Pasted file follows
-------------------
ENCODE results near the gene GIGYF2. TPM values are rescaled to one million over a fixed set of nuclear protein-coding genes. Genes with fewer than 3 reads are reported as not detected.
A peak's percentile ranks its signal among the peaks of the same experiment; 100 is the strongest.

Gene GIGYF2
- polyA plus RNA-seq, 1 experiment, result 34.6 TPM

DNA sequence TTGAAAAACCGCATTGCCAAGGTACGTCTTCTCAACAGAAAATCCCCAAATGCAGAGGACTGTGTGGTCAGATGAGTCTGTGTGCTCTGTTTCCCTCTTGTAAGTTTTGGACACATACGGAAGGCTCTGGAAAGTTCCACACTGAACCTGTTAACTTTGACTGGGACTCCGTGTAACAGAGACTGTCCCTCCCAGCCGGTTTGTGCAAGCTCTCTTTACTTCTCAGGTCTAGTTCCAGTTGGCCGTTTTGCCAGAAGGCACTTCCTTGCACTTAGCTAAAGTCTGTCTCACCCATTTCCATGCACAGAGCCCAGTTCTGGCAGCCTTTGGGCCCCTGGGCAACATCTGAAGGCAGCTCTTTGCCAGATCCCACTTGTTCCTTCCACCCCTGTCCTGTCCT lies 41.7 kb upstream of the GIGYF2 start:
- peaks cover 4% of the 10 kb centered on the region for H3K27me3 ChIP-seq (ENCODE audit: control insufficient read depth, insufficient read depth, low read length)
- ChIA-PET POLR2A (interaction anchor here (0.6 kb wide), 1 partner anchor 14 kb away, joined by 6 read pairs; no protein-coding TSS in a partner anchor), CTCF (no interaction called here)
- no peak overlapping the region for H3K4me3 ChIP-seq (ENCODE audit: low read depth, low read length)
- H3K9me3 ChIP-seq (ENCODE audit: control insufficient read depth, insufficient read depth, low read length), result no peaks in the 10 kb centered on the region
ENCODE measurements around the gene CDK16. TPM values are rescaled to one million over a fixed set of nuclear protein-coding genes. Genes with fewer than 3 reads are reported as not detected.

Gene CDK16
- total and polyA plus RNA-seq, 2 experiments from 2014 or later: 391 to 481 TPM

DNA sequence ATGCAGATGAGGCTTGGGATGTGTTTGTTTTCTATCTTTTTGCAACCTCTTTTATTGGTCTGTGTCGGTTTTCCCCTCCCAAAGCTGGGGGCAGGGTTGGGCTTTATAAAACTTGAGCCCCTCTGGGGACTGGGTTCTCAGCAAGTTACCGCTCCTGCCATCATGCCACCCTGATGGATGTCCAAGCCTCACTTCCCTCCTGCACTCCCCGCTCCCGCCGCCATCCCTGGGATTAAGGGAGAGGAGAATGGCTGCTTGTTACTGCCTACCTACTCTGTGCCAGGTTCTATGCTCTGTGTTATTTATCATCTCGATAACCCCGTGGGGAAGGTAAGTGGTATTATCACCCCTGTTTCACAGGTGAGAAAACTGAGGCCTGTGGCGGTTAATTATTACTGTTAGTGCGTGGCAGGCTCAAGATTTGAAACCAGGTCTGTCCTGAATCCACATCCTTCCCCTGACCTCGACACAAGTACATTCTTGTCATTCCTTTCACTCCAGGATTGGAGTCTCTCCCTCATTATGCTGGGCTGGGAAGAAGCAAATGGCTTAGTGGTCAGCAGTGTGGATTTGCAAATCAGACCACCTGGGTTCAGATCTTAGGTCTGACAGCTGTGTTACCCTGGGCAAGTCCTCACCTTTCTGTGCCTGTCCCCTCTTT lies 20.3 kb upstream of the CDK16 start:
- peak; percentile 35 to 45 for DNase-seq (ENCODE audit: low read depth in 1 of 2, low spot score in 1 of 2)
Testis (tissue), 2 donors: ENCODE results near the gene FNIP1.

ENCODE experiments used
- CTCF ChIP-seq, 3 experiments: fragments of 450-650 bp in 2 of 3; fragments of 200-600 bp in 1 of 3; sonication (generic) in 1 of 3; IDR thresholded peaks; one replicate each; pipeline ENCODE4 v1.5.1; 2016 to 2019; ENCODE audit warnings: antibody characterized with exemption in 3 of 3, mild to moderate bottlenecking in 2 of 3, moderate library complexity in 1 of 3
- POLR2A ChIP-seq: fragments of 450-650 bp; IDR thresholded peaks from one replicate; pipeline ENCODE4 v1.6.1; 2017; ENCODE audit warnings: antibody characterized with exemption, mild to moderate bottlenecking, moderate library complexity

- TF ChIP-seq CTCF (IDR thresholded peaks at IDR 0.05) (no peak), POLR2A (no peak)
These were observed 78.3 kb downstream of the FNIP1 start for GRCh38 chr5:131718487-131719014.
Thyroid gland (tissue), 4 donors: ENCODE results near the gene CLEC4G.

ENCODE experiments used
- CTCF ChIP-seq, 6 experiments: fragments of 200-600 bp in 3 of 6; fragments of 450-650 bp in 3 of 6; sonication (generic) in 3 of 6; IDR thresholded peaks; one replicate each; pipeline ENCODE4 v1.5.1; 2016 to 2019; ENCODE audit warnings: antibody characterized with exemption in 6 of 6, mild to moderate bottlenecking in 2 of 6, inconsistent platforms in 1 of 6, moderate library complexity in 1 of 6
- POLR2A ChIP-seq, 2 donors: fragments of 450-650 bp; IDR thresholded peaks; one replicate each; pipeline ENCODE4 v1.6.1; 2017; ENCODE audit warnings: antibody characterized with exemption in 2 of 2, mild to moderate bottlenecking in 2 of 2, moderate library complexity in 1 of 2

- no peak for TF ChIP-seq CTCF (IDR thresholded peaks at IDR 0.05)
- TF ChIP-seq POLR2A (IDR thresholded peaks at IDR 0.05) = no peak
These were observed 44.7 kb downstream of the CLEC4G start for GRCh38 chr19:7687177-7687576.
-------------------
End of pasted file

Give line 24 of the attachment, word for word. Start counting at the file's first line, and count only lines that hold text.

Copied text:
- POLR2A ChIP-seq, 2 donors: fragments of 450-650 bp; IDR thresholded peaks; one replicate each; pipeline ENCODE4 v1.6.1; 2017; ENCODE audit warnings: antibody characterized with exemption in 2 of 2, mild to moderate bottlenecking in 2 of 2, moderate library complexity in 1 of 2